Stress incontinence refers to urine leakage that occurs in moments when there is a sudden abdominal strain such as coughing, sneezing, squatting down or running. The amount leaked may range from a few drops of urine to a large gush, depending on how severe the condition is. This can adversely affect the lifestyle of those affected and become a social or hygienic issue.
Stress incontinence is usually caused by a weakening or damage to the pelvic floor muscles, nerves or to damage or loss of connective tissue support of the bladder neck and urethra. Other causes include injury to the urethral sphincter, urethral mucosal thinning due to loss of blood supply and scarring of tissues. Even ageing and low female hormone levels can contribute to the problem. Obesity and conditions that cause frequent abdominal straining like chronic cough or constipation make it worse.
The symptoms of Stress incontinence can be divided into 3 grades in terms of severity. Your urologist will be able to assess the severity of symptoms after taking a history and examining you.Grade 1 (mild): Leakage only occurs when there is severe abdominal straining like hard coughing or sneezing. There is generally no need to use pads and you do not leak during normal exercise and at night.
Grade 2 (moderate): Leakage occurs when there is moderate abdominal straining such as running or carrying heavy articles. There may be a need to use pads and the frequency and amount of leakage is greater than grade 1. One’s lifestyle can be affected as exercising , sports or even certain daily chores can cause leakage.
Grade 3 (severe): Leakage occurs when there is very mild straining like standing up from a sitting or lying down position. One may need to use pads all the time as the leak episodes are frequent the amount leaked can be quite large. This often leads to social or hygiene issues.
Treatment for stress incontinence is dependent on the grade of stress incontinence and can be broadly divided into the following categories :
Conservative treatment usually involve the methods described below and are suitable for women with grade 1 or 2 stress incontinence who have mild to moderate leakage. They can also be for patients who are unfit for surgery or do not desire to undergo any form of surgical treatment.
- Pelvic floor exercises to train pelvic floor muscles so as to strengthen them. This can be taught by either the urologist or the physiotherapist.
- Biofeedback where patients are undergo programs to teach them to lhow to use their pelvic floor muscles and to do their pelvic floor exercises effectively. This is can be done using visual aids, electrical stimulation or even manually but the urologist or physiotherapist.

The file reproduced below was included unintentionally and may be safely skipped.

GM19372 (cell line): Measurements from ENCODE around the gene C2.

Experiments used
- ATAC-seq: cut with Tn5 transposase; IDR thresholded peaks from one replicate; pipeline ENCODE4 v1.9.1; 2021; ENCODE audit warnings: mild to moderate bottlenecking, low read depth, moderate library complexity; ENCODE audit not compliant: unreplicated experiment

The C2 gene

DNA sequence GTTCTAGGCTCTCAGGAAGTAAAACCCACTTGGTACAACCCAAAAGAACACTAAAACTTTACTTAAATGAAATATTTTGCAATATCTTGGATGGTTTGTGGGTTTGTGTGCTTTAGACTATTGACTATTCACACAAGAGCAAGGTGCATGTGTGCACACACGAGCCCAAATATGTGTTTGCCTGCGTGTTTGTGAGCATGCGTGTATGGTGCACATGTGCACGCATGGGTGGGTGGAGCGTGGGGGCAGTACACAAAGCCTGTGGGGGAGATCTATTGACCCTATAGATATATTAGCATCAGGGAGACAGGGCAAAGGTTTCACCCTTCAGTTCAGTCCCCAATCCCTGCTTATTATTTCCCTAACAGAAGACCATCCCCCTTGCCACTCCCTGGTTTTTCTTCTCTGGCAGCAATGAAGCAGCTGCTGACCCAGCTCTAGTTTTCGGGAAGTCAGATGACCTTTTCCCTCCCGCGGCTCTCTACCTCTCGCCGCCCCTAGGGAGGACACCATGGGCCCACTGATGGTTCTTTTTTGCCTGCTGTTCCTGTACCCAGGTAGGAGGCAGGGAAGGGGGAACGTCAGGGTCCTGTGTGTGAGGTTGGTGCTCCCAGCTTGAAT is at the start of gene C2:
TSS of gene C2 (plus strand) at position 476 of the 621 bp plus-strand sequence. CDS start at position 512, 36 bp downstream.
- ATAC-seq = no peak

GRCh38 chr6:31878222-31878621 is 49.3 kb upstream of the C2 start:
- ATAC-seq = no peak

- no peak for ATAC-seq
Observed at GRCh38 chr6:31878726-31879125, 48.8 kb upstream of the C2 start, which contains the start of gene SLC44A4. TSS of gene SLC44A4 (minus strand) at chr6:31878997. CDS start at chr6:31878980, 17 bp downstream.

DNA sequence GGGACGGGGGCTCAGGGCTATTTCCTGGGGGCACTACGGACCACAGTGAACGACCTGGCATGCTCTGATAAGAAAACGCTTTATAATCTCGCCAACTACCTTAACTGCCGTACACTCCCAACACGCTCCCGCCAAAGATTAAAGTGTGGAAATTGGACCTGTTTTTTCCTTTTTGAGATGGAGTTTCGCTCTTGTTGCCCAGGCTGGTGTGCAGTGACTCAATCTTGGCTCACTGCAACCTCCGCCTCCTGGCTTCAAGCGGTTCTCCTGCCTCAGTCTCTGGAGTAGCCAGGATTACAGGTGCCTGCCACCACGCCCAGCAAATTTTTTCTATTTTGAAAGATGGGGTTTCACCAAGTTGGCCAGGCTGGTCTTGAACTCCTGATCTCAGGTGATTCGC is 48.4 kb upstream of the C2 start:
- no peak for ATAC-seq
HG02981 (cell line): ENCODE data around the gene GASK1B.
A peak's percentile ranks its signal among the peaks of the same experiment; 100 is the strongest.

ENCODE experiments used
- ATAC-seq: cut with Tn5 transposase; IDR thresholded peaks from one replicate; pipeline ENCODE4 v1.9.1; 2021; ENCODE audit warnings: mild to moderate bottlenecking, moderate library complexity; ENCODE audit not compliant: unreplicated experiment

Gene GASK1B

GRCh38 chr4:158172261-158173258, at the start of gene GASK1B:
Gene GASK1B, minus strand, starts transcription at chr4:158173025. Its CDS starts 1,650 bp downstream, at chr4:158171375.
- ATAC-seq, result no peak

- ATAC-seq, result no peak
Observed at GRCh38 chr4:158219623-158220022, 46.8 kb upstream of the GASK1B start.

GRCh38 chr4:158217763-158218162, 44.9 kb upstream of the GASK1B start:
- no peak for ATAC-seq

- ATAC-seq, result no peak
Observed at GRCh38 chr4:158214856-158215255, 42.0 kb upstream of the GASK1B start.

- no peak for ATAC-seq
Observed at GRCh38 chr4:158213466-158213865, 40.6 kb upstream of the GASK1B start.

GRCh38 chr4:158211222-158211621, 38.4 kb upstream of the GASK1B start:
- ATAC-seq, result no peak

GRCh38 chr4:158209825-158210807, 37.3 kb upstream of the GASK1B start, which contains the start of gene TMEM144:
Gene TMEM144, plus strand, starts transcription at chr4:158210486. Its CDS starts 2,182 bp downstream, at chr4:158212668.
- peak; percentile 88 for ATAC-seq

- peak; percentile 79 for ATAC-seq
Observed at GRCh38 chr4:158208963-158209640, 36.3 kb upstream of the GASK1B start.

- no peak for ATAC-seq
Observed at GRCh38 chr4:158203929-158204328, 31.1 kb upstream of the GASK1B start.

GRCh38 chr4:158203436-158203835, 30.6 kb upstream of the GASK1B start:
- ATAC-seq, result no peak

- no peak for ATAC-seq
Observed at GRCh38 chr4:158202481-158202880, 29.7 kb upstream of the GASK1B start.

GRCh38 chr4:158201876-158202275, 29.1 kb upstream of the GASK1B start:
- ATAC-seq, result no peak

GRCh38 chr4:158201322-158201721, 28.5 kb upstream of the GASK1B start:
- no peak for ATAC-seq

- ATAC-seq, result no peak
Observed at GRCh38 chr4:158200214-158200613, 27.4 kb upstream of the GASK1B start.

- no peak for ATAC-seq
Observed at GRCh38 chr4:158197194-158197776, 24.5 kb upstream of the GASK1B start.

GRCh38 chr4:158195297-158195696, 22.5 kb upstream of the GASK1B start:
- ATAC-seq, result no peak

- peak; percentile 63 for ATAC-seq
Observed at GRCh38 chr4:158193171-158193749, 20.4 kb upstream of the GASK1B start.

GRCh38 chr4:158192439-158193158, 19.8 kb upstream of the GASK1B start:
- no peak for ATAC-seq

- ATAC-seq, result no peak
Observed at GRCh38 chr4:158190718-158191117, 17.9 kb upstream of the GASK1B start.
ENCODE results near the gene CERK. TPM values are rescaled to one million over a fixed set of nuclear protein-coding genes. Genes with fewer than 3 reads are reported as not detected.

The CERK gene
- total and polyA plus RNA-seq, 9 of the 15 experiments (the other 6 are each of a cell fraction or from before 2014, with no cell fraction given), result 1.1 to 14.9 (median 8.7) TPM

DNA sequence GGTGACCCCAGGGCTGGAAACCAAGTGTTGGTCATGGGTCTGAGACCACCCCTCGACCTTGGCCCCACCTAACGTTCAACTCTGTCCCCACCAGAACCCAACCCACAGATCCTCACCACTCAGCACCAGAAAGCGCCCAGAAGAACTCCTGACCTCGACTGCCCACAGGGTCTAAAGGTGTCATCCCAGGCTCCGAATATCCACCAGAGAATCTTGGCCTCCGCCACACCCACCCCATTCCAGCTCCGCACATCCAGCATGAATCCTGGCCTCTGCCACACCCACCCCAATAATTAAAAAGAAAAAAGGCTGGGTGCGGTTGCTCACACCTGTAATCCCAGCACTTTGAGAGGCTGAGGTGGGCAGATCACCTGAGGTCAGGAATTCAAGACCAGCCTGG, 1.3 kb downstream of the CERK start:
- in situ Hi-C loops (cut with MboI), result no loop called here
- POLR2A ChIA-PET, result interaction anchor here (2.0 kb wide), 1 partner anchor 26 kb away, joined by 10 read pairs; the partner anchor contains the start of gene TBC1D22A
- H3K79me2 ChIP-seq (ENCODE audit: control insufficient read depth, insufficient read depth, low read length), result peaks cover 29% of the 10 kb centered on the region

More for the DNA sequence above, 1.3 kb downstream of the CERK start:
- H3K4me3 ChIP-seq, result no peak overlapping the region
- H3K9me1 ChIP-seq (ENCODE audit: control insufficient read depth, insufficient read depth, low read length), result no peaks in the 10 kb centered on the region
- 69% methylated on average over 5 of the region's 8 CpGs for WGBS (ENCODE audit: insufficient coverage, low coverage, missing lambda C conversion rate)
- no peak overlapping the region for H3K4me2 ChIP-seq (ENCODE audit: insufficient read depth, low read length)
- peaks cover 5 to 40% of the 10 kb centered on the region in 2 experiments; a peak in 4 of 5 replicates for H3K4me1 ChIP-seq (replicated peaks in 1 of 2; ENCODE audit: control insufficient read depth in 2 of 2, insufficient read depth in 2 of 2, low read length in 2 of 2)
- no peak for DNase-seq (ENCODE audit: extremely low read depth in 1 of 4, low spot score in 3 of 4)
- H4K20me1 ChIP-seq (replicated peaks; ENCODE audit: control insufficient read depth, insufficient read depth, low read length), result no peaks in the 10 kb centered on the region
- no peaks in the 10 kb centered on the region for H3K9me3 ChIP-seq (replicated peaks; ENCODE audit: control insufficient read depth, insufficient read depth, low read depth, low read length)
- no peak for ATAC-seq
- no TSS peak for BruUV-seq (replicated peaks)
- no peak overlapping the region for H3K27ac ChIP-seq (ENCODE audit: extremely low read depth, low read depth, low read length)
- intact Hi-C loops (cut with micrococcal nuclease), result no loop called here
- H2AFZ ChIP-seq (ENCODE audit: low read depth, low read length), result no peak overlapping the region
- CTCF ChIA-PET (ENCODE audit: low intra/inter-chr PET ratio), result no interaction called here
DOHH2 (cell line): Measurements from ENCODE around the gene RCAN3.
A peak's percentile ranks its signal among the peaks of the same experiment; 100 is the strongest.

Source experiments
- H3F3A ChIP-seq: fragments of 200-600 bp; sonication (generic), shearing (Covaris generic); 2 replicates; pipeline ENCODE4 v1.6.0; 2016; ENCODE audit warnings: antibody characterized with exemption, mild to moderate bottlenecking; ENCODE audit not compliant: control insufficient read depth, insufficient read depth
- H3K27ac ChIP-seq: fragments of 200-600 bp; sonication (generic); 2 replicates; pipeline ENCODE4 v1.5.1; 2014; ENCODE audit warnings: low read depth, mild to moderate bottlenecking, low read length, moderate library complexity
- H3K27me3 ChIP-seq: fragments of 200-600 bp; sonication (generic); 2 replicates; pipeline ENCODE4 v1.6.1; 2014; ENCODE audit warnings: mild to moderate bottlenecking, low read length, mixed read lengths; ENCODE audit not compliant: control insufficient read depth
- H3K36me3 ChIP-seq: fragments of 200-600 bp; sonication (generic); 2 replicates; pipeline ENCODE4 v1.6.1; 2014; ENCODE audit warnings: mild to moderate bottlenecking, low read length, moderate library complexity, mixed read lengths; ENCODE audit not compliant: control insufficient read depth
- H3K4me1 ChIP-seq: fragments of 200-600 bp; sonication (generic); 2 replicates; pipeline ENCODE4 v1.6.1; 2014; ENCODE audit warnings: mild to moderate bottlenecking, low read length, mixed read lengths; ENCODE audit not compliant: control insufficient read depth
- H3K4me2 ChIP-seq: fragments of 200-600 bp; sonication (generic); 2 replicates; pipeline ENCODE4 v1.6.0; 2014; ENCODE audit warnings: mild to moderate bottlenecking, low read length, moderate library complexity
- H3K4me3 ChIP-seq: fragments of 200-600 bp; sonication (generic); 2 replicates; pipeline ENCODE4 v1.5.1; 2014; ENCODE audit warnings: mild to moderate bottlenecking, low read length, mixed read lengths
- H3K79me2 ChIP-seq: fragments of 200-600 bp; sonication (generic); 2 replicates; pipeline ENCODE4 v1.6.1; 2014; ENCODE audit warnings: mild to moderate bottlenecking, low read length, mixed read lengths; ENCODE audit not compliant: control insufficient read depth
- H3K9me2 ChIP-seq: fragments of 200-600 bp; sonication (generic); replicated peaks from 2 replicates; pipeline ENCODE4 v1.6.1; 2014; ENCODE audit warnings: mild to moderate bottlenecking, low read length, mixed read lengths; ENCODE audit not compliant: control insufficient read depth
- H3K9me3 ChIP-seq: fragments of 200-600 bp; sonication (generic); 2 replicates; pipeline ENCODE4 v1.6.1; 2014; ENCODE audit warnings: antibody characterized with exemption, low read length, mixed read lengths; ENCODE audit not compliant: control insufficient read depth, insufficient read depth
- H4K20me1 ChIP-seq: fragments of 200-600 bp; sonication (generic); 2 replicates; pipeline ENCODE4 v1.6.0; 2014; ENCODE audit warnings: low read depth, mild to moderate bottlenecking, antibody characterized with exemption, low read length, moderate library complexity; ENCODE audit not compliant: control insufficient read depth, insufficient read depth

- Prophylactic voiding is advised. Patients are taught to go to the restroom at regular intervals so that they will not leak when they have a sudden increase in abdominal pressure eg: coughing and sneezing.
- Changes in lifestyle may be necessary such as weight loss and smoking cessation.
- Treatment for precipitating factors such as chronic cough or constipation is often necessary.
SURGERY FOR STRESS INCONTINENCE
In general, surgical correction for stress incontinence is offered to patients who have not improved with conservative treatment or who desire to have a better quality of life. For patients with grade 3 or severe incontinence, surgery may be offered at the outset as conservatives measures are often not adequate.
TYPES OF SURGERY FOR STRESS INCONTINENCE
- The traditional method for SUI surgery is colposuspension whereby the paravaginal tissue is held up with sutures to the ileopectineal ligament. This operation can be done either open, laparoscopically or with robotic assistance.
- Increasing support under the urethra. Surgery may involve lifting up the urethra or to bulk up the sphincter muscle so that the closure mechanism improves. For urethral slings, patients have a continence rate of 80-90% one year after surgery. However, continence rate decreases with time. The urethral slings can be either synthetic or natural. The natural slings are made using the patient’s own tissue (either strong tissue from the abdomen or thigh). This is best done at the advice of a specialist.
- Injection of bulking agents into the peri-urethral tissue has been used with an aim to improve urethral closure. This technique is less invasive and is better tolerated by patients. However, repeated injections are often required to maintain continence and the overall success rate is only 30%.
- Surgical insertion or injection of synthetic materials into the lower urinary tract can have potentially serious complications. Some injected materials have been shown to migrate to distant organs e.g. brain and lungs. Foreign materials (eg the urethral sling) can incite chronic inflammation resulting in peri-urethral abscess formation and erosions into the urinary tract. Urinary tract obstruction can lead to voiding dysfunction and urinary retention.
- Additional surgeries to correct pelvic organ prolapse may also be necessary.